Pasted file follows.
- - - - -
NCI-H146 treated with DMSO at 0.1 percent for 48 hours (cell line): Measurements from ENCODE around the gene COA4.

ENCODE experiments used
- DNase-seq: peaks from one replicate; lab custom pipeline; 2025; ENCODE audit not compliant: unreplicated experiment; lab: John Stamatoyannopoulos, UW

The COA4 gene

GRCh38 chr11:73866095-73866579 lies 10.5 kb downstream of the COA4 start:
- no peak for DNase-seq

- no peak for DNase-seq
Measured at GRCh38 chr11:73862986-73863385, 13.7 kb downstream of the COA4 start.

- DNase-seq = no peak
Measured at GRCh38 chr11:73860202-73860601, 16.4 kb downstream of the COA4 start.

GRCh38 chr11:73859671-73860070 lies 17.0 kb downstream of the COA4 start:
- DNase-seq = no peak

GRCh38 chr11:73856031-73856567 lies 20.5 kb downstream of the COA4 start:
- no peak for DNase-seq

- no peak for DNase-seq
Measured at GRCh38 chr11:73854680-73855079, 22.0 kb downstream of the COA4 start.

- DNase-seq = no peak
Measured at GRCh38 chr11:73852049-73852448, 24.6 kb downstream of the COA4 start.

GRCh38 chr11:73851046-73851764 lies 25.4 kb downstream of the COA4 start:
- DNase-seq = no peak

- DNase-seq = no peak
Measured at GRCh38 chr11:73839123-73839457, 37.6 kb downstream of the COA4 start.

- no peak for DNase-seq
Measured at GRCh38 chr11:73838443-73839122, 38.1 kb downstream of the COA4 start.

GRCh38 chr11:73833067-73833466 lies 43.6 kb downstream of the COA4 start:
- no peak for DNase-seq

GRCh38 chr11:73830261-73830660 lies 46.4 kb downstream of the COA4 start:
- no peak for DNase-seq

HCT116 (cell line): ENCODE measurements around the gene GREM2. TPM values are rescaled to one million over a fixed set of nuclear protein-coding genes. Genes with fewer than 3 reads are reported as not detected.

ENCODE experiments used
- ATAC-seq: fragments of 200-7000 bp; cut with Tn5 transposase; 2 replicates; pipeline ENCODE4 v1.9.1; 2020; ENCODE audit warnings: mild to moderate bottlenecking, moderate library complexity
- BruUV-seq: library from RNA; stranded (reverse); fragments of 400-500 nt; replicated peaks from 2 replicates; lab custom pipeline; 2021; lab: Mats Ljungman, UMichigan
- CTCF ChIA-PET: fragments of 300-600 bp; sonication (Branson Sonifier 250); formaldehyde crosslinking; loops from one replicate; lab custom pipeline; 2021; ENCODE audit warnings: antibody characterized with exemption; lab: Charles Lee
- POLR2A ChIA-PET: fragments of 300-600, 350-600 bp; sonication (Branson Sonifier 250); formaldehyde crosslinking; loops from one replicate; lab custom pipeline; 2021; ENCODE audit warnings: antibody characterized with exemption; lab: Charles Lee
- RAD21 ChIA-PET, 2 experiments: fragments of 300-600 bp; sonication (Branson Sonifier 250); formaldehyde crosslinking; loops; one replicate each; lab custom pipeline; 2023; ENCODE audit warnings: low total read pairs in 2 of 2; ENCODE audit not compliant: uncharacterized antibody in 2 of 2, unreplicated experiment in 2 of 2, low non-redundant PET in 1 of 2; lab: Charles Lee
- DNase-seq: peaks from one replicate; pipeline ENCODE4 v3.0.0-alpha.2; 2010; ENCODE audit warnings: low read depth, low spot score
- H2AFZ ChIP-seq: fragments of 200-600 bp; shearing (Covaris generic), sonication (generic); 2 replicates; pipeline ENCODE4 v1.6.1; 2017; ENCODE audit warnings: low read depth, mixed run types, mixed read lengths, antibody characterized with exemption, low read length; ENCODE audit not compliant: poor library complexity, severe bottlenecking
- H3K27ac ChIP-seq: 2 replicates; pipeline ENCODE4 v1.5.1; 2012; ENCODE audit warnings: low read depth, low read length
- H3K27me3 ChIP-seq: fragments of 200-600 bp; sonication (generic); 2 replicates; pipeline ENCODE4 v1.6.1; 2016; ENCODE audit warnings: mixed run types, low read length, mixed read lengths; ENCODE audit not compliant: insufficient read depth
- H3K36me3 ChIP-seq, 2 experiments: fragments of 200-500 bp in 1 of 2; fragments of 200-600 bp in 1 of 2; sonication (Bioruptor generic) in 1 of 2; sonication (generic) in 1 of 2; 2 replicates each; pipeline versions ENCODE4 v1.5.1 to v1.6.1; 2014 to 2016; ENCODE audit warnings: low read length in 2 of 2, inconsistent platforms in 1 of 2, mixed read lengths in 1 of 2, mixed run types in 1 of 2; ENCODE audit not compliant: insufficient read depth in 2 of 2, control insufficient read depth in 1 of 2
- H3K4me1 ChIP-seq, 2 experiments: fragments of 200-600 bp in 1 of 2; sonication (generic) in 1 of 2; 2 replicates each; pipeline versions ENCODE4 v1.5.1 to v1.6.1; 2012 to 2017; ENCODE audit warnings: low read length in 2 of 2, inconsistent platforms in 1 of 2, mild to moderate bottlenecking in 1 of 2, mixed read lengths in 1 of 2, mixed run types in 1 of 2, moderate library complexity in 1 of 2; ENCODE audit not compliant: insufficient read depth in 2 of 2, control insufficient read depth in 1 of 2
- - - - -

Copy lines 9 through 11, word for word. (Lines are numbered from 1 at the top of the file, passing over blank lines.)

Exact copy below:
- DNase-seq = no peak
Measured at GRCh38 chr11:73860202-73860601, 16.4 kb downstream of the COA4 start.

GRCh38 chr11:73859671-73860070 lies 17.0 kb downstream of the COA4 start: